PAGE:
Memorable opening

Landscape Memories got off to a good start on Friday night (21/7/2017) on the official opening with 50 guests and visitors at the unveiling in the Murrurundi & District Historical Society’s exhibition church hall.

Curated by renowned artist Hanna Kay, the exhibition entailed no less than 13 selected paintings and objects from artists as far afield as Muswellbrook.

“What a perfect setting for an art event,” Brad Franks, arts centre manager for the Muswellbrook Art Gallery said.

He was commenting on the renovated Presbyterian Church hall which is used by the museum for exhibition and events.

“The sloping floor is really astounding, I must source its refence,” he said.

The group of four painting on show from Brad created a lot of interest. If there was a viewer’s pick it was the works above titled Murrurundi Pass.

Scone resident Carol Scaramuzzi’s painting of the Red Centre raised a lot of interest first for the painting and secondly, for the narrative.

All artists were asked to give a story of their work.

The striking red and white (above) interpretation of a gum sapling eaking out life from the rock face was a stark interpretation of a time in her battle with cancer.

In almost a before and after, fellow Scone artist Alison Hodges presented two paintings of a creek stream with and without water telling of the dilemma farmers face when the big dry comes.

Peter Calin, owner of Haydon Hall gallery gave Teresa Byrne top marks for the detail in her ‘Birds’ painting telling of the time when Teresa lived in England on the Epsom Downs.

It eerily reminded her of Alfred Hitchcock movie, ’The Birds’.

In turn, his submission, a ceramic plate depicting Newport Beach (Sydney), after a storm was keenly viewed and created buyer interest.

Peter also submitted a miniature of the lazy days in South Australia: “Where the Hills sweep down to meet the Gulf south of the city of Adelaide. It’s where we would escape to beat the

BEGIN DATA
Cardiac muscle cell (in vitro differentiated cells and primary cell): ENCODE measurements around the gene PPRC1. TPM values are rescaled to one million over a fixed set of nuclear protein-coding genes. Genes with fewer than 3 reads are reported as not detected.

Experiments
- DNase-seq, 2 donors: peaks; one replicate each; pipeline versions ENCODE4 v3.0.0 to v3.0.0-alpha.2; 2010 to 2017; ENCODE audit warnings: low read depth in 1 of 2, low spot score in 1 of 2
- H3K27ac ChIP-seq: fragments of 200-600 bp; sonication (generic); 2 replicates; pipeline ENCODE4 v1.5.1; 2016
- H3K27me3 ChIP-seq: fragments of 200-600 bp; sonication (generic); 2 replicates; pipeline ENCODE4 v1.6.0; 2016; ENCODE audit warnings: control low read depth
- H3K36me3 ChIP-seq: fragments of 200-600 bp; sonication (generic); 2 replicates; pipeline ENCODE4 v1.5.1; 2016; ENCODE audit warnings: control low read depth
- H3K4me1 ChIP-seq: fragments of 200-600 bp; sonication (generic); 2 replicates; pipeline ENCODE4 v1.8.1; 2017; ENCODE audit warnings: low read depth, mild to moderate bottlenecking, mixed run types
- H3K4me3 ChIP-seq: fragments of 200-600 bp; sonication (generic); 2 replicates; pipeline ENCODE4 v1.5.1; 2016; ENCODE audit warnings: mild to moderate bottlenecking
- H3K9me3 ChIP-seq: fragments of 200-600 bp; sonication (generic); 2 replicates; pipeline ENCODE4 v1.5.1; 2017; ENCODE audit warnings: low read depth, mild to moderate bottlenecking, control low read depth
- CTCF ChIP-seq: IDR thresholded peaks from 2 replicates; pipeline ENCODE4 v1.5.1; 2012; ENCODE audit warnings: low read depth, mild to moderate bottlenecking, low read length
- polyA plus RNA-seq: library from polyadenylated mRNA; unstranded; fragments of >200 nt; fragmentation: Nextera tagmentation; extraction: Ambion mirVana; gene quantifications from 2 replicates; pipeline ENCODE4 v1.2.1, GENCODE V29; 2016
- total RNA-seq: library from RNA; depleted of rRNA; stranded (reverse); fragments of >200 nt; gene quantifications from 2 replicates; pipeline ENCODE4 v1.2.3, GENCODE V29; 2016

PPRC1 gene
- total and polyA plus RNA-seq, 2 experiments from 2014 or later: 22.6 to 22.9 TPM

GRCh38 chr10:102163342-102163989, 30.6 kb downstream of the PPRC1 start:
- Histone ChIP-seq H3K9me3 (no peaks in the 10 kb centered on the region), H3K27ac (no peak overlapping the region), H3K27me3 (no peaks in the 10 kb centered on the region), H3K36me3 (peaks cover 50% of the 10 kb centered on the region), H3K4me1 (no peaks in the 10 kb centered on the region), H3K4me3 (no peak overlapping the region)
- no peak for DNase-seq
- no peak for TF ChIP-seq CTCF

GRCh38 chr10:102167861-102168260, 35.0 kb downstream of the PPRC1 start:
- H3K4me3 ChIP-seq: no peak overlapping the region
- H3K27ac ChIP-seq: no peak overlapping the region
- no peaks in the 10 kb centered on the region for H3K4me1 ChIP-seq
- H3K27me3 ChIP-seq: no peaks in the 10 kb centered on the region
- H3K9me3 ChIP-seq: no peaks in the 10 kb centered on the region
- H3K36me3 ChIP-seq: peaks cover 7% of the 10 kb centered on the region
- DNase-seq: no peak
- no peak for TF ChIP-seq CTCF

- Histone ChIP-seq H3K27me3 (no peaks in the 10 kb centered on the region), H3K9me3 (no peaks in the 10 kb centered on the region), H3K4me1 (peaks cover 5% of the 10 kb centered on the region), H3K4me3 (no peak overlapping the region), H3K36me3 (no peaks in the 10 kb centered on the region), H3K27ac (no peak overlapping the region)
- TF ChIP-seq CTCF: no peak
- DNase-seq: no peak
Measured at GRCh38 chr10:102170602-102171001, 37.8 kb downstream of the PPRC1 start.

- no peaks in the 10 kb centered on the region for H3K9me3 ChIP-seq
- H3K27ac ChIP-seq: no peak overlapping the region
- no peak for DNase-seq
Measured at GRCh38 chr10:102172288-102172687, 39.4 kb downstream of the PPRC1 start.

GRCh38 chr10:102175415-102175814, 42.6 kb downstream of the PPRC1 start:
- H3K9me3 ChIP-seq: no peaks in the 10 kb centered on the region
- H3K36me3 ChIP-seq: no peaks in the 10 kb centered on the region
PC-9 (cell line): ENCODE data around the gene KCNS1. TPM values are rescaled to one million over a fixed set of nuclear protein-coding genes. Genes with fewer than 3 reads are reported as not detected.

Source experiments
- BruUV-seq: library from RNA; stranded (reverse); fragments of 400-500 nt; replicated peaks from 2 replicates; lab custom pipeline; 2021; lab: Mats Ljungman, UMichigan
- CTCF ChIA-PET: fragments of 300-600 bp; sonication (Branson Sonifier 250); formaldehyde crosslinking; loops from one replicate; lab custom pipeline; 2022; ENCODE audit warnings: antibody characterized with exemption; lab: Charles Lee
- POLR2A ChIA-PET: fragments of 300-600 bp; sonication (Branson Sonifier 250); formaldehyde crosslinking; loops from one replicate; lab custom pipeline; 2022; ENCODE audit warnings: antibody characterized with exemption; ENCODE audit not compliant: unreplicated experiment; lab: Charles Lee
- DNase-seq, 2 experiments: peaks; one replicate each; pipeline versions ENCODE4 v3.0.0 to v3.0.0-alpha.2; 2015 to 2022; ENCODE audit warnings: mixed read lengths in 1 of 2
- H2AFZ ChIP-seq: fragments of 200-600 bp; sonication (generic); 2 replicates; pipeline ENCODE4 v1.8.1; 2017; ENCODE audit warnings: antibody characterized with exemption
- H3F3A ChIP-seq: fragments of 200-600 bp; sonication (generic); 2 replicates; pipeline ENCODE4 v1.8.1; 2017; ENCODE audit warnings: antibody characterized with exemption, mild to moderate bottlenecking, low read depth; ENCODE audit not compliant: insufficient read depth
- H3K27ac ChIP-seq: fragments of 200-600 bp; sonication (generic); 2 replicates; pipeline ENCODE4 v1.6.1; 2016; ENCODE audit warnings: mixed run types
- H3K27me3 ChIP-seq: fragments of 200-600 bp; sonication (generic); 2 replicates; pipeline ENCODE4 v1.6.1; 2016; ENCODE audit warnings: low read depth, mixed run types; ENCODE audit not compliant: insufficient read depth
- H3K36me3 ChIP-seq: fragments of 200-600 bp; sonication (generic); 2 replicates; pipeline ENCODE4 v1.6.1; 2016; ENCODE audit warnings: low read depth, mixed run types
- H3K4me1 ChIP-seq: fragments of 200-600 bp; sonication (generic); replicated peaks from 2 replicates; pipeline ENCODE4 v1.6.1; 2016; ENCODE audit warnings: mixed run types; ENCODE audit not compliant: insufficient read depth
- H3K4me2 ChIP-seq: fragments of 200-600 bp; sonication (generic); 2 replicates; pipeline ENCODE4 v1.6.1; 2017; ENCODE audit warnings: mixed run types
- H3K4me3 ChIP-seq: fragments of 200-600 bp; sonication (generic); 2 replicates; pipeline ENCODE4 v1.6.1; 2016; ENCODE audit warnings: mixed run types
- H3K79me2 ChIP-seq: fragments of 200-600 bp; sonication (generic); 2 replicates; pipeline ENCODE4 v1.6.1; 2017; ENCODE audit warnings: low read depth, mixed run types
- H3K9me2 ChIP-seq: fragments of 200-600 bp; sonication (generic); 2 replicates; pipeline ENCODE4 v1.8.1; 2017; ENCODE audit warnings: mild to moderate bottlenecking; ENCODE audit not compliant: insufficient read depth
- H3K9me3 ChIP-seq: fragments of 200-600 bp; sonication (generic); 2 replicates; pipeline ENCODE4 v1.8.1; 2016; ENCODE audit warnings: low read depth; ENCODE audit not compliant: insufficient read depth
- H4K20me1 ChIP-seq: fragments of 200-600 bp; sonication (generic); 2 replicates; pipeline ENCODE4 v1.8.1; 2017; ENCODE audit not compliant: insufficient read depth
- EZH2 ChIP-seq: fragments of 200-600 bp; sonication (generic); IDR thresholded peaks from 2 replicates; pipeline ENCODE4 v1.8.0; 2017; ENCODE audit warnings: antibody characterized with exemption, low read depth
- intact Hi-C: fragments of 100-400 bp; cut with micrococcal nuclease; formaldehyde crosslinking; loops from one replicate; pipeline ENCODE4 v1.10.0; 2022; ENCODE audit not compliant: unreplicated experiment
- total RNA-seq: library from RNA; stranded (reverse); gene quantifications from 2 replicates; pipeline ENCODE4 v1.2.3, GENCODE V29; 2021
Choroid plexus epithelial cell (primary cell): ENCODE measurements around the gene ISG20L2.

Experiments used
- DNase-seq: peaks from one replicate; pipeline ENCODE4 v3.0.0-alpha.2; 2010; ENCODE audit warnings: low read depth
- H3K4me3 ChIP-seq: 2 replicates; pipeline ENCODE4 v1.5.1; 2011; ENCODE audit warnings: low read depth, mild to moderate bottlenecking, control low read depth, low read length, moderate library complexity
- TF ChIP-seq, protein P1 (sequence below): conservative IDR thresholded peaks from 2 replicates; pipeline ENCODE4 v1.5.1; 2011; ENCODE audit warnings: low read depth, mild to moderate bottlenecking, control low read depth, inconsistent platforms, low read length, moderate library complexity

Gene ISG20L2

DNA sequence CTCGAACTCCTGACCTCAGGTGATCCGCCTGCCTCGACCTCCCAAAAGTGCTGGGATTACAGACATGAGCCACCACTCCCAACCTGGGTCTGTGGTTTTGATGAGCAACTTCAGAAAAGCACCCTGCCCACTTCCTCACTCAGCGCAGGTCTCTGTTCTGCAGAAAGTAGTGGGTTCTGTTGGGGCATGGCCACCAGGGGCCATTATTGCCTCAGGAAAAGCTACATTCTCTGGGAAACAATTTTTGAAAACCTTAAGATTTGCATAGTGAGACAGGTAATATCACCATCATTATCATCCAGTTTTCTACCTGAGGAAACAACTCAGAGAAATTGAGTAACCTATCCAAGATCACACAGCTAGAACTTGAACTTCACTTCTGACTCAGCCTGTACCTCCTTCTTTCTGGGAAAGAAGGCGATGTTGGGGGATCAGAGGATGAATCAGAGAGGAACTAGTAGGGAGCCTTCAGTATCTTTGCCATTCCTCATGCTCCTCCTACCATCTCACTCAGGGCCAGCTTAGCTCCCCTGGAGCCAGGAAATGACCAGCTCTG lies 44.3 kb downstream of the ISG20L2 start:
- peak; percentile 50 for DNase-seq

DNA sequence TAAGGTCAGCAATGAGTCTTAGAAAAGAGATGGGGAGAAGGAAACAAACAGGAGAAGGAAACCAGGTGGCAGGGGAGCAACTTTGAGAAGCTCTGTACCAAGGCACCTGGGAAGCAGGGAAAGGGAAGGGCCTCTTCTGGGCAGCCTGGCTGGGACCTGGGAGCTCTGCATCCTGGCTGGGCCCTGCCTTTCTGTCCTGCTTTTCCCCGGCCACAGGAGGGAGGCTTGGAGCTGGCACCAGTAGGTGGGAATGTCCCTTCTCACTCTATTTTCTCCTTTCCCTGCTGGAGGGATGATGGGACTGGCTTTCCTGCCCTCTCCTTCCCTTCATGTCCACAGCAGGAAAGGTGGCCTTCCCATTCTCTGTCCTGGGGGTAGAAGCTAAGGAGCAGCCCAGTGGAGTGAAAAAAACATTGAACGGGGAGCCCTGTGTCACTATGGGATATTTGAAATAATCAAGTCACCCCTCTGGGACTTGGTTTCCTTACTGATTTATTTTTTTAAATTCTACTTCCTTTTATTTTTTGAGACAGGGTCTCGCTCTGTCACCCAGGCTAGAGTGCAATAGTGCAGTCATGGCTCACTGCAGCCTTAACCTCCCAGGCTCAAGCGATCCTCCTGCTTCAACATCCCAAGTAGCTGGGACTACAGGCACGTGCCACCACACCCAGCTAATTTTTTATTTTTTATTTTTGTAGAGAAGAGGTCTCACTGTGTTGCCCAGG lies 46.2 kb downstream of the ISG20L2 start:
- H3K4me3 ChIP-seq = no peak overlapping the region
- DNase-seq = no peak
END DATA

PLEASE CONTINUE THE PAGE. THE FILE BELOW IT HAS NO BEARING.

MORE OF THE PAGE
South Australia summer heat and cool down in the ocean.”

Fran Wachtel’s ironmongery always is a crowd pleaser and her interpretation of the advent of mining was no exception.

Titled ‘Turquoise Parrot’ it reminded her of: “When my children were small we would sit on the veranda of our house at Maules Creek and watch the turquoise parrots lift out of the grass and turn the sky turquoise and gold. Then mines came, and away went the birds” she wrote in her description.

Another Scone artist Hillary Nicol, chose the impending Scone bypass as a subject reflecting on the demise of the trees.

“My concern (is) at the large numbers of beautiful trees on the Scone golf course that will be destroyed,“ she wrote in her prologue.

“I have walked past these trees, with the dog, for many years. It’s like losing a good friend.”

She said from a certain angle the trees “seem to be reaching out to each other and when the little pink ribbon appeared on the one on the right, the image became even more poignant.”

Marie Lunney remembered a bend in the river on her property.

“Memories of my children playing and swimming on hot summer’s days,” she wrote. “Skipping stones in the river and taking in the shade of the willows.”

Jelle van den Berg, curator of the museum’s first art show, painted an abstract titled ‘Caves’.

“Drawing is the most exciting process of bringing together observation, imagination and memory,” he wrote in his explanation.

“If the three elements combine you can look at a hillside, contemplate natural forms of habitation and see time.”

Wingen Mountain and her mother-in-law was the subject of Wingen artist Sue Adams.

“We live on a hilltop where my mother-in-law resided happily alone for many years,” she wrote.

“She found great solace in the natural environment and the serenity of the landscape.

“In this painting I am remembering her overlooking this magical valley as she often did.”

Local Murrurundi artist Jean Davies’ pen drawings are always delicate, definitive and keenly sought after.

Her submission of the trees on the bank for the Pages River is no exception.

Behind the old Telegraph Cafe: “has long been a special place to sit and paint or draw when the river is flowing - casuarinas line the river in this area and it is a pleasant, sheltered spot to spend some spare time enjoying a break and a coffee,” she wrote.

The paintings will be on display until October 1 in the Church Hall on the New England Highway in the centre of Murrurundi.